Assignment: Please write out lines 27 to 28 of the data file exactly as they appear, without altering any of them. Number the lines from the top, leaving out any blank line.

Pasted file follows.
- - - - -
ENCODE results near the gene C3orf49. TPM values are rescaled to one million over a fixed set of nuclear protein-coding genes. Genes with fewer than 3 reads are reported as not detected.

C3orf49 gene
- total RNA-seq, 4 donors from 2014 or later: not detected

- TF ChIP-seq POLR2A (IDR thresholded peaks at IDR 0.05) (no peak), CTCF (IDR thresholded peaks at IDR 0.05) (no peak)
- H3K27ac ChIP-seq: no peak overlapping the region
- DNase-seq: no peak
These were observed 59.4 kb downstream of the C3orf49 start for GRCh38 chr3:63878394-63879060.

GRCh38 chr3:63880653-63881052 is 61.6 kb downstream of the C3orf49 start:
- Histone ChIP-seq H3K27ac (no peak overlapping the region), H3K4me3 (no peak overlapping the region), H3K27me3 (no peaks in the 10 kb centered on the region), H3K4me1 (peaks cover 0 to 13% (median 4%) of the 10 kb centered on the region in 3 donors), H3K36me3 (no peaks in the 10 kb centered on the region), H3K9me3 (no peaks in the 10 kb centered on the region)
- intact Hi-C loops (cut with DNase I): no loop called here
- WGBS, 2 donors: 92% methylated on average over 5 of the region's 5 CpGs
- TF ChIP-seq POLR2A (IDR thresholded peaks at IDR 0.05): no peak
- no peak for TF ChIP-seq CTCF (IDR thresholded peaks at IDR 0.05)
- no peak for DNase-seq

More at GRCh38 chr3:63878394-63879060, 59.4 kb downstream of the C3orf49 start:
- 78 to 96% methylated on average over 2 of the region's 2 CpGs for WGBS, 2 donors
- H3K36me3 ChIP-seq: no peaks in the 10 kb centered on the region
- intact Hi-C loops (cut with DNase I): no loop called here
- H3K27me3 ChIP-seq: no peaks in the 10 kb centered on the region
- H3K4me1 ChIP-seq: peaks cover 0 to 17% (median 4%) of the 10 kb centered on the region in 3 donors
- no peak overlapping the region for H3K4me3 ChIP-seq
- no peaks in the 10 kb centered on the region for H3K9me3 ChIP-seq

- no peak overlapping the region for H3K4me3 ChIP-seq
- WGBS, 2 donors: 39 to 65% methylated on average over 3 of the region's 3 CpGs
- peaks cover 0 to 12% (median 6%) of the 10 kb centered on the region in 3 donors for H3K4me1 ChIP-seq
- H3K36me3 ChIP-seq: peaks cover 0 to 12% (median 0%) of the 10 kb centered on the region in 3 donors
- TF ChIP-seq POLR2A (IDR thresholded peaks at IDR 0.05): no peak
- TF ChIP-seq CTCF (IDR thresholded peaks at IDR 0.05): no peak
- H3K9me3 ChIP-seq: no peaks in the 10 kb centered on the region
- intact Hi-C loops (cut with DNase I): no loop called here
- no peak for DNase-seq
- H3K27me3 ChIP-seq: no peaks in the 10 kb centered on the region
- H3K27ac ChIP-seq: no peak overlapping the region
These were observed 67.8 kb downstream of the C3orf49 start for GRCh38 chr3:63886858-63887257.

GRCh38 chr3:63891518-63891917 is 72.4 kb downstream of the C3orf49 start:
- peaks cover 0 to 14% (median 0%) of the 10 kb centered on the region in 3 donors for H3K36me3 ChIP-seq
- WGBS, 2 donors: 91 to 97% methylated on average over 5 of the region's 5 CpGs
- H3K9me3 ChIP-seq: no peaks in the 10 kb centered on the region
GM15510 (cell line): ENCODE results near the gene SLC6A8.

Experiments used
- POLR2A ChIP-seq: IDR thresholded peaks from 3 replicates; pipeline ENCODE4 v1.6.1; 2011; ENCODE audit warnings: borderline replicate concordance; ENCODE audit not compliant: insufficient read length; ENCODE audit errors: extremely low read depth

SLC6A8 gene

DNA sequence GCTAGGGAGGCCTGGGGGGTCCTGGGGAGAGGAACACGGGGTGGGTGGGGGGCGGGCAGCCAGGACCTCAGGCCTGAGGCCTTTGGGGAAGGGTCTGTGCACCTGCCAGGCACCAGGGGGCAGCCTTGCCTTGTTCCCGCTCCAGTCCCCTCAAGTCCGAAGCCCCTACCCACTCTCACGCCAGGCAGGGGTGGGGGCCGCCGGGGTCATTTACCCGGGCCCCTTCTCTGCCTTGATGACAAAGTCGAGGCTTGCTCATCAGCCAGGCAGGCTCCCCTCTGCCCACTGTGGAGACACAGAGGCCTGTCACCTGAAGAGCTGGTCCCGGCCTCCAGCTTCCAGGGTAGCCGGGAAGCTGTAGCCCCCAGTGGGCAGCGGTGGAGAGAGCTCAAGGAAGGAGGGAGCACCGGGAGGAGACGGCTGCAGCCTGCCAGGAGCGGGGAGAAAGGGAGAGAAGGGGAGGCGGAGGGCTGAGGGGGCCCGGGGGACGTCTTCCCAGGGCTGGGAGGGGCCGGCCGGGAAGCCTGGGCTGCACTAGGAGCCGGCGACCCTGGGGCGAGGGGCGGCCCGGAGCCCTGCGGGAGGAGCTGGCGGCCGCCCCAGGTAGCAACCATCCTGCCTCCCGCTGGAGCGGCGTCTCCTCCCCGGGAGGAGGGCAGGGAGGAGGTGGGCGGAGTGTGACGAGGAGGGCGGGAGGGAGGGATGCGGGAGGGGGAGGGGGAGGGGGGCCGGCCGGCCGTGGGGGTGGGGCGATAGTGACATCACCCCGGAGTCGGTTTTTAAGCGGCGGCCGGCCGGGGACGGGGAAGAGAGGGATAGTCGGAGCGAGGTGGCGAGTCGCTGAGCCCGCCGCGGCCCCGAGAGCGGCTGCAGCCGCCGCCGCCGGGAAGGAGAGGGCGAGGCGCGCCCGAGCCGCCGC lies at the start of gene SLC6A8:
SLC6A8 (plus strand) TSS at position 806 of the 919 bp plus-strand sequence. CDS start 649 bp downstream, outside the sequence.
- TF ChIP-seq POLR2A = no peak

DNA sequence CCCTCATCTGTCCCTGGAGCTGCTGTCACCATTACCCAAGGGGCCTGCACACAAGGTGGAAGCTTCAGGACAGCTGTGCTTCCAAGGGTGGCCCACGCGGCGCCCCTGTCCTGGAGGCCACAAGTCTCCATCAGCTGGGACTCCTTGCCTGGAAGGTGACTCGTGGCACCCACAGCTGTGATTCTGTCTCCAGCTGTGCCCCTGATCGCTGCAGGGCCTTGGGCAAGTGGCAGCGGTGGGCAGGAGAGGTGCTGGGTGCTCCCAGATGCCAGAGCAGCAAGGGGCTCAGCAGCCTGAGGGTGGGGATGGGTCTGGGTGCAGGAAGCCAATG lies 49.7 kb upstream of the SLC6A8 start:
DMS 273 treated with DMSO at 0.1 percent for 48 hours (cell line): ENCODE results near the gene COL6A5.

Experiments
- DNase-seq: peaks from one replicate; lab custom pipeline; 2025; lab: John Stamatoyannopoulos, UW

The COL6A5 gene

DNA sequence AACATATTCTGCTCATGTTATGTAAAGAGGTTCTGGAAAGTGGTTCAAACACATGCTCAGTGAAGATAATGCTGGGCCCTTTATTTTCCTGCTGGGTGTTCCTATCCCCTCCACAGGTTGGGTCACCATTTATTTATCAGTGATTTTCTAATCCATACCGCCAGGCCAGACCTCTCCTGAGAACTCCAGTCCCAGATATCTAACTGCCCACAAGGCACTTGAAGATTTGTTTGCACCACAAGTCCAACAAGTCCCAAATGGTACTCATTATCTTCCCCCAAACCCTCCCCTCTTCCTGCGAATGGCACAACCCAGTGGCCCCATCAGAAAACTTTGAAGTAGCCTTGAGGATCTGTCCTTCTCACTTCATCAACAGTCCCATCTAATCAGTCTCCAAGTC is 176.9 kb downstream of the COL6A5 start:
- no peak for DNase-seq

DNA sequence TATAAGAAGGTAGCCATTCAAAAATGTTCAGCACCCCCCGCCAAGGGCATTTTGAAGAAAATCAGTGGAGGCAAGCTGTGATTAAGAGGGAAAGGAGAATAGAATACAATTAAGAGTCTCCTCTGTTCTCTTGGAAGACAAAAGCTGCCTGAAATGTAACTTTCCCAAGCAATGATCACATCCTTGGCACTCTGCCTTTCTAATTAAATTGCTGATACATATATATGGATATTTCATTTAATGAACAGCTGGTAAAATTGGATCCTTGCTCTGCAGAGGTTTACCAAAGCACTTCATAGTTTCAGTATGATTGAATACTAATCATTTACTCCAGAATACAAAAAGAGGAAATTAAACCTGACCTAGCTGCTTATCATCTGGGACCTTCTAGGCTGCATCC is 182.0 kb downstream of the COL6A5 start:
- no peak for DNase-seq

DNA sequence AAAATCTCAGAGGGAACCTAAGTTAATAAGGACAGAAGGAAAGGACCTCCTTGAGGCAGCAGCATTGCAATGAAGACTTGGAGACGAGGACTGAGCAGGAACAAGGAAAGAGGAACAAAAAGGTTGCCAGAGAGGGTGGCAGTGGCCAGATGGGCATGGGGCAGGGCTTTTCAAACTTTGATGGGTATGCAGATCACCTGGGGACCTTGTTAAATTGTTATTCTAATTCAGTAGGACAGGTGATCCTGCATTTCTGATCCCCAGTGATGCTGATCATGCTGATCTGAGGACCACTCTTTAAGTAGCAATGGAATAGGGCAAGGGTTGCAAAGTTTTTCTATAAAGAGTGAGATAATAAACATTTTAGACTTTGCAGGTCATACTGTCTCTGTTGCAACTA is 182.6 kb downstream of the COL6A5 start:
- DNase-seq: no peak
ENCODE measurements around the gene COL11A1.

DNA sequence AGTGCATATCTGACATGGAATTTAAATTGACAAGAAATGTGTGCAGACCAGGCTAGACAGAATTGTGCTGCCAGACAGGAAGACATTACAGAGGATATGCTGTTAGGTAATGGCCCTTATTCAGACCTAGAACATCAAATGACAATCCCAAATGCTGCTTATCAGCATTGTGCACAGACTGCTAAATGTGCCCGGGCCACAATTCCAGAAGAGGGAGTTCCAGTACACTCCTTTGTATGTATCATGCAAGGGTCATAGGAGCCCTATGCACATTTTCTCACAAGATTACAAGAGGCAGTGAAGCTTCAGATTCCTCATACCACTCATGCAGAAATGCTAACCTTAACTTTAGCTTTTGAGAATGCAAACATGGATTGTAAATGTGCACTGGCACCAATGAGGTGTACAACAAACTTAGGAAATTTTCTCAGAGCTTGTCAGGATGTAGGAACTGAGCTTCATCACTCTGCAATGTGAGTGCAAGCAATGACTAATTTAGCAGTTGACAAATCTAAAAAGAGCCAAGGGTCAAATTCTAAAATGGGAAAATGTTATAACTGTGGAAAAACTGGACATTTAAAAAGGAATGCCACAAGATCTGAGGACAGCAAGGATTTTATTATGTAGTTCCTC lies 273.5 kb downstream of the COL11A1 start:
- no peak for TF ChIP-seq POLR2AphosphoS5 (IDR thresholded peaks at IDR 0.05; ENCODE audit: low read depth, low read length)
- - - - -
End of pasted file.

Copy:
- TF ChIP-seq POLR2A (IDR thresholded peaks at IDR 0.05): no peak
- TF ChIP-seq CTCF (IDR thresholded peaks at IDR 0.05): no peak